Ancestral effect on HOMA-IR levels quantitated in an American population of Mexican origin

Diabetes Care. 2012 Dec;35(12):2591-3. doi: 10.2337/dc12-0636. Epub 2012 Aug 13.


Objective: An elevated insulin resistance index (homeostasis model assessment of insulin resistance [HOMA-IR]) is more commonly seen in the Mexican American population than in European populations. We report quantitative ancestral effects within a Mexican American population, and we correlate ancestral components with HOMA-IR.

Research design and methods: We performed ancestral analysis in 1,551 participants of the Cameron County Hispanic Cohort by genotyping 103 ancestry-informative markers (AIMs). These AIMs allow determination of the percentage (0-100%) ancestry from three major continental populations, i.e., European, African, and Amerindian.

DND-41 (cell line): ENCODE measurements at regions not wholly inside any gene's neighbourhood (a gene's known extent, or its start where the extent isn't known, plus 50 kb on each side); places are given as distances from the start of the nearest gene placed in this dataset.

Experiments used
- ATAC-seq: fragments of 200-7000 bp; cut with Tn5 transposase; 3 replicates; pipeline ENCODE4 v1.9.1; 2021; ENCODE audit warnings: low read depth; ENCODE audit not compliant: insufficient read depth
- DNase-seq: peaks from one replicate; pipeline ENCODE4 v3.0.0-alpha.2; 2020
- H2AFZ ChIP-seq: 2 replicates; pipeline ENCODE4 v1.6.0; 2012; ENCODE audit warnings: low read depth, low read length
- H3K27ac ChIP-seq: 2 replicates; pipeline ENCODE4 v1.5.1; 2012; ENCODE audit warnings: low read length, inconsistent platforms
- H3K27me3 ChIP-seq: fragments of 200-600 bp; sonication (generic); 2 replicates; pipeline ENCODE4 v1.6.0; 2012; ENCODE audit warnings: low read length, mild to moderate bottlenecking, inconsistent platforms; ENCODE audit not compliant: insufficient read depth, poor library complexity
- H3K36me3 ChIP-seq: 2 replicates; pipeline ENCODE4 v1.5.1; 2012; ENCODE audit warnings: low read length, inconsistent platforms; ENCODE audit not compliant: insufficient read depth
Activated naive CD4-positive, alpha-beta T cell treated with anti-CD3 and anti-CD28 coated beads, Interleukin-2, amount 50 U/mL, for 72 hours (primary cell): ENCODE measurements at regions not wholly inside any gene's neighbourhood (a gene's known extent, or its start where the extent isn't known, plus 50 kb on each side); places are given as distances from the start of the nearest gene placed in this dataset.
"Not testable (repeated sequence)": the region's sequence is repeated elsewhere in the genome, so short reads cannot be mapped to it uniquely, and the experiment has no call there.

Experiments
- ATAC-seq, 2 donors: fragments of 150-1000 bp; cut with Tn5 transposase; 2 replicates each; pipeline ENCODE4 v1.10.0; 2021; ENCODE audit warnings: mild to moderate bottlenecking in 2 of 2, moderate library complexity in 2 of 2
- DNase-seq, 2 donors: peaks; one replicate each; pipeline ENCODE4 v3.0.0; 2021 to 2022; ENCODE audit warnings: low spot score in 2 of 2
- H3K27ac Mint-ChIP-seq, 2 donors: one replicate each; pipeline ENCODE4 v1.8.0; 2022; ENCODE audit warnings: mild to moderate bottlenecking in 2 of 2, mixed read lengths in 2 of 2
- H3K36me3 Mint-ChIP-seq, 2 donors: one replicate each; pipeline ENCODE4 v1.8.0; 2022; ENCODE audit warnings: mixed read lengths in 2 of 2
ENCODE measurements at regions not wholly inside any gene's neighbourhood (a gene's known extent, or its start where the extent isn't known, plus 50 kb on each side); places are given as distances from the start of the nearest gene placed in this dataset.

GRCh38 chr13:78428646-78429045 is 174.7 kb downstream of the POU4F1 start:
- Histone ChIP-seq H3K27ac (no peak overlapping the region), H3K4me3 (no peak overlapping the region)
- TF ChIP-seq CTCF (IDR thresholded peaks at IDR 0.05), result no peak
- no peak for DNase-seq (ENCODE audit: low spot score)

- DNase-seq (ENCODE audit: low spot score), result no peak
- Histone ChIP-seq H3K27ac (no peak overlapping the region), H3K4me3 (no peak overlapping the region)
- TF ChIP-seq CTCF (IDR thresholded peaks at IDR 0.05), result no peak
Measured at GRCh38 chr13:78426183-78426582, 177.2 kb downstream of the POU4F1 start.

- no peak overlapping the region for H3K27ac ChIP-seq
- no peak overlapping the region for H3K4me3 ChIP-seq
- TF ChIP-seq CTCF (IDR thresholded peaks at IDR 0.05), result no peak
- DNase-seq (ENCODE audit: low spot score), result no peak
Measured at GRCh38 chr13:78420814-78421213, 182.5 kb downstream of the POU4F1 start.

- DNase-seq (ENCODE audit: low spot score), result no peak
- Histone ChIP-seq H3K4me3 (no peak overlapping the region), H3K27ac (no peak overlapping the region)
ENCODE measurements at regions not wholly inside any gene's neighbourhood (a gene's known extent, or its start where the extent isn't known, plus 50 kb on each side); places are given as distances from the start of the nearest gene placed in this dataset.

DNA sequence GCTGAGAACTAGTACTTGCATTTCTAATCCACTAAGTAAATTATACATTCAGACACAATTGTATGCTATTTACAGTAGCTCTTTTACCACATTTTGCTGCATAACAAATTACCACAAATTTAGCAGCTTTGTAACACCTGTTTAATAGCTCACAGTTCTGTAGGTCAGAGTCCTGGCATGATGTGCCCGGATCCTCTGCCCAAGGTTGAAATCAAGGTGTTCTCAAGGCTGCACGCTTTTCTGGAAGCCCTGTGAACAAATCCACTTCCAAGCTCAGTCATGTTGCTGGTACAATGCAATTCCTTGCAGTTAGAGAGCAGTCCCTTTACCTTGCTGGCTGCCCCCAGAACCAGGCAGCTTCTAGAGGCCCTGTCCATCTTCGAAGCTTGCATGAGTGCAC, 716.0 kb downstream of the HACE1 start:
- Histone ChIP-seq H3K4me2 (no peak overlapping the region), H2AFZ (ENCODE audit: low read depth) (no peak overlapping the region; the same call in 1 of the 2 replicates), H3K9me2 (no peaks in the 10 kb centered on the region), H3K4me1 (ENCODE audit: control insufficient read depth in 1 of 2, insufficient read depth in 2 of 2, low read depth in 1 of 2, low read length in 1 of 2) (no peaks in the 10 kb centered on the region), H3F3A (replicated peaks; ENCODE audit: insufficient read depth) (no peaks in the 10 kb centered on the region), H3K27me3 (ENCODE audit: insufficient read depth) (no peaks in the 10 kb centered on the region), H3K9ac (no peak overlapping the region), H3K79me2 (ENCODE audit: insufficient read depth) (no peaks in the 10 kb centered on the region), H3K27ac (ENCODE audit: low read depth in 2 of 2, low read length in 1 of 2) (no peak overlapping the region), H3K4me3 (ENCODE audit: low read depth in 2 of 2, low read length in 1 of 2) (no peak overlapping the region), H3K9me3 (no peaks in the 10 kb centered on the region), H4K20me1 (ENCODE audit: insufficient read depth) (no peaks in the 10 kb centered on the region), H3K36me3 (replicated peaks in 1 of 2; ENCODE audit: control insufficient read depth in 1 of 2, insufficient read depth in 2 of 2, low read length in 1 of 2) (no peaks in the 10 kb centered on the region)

Results: We observed that predominantly Amerindian ancestral components were associated with increased HOMA-IR (β = 0.124, P = 1.64 × 10(-7)). The correlation was more significant in males (Amerindian β = 0.165, P = 5.08 × 10(-7)) than in females (Amerindian β = 0.079, P = 0.019).

Conclusions: This unique study design demonstrates how genomic markers for quantitative ancestral information can be used in admixed populations to predict phenotypic traits such as insulin resistance.

Publication types

  • Research Support, N.I.H., Extramural
  • Research Support, Non-U.S. Gov't

MeSH terms

  • Female
  • Genotype
  • Humans
  • Insulin Resistance / genetics
  • Insulin Resistance / physiology*
  • Male
  • Mexican Americans / genetics
  • Mexican Americans / statistics & numerical data
  • Polymorphism, Single Nucleotide / genetics
  • Principal Component Analysis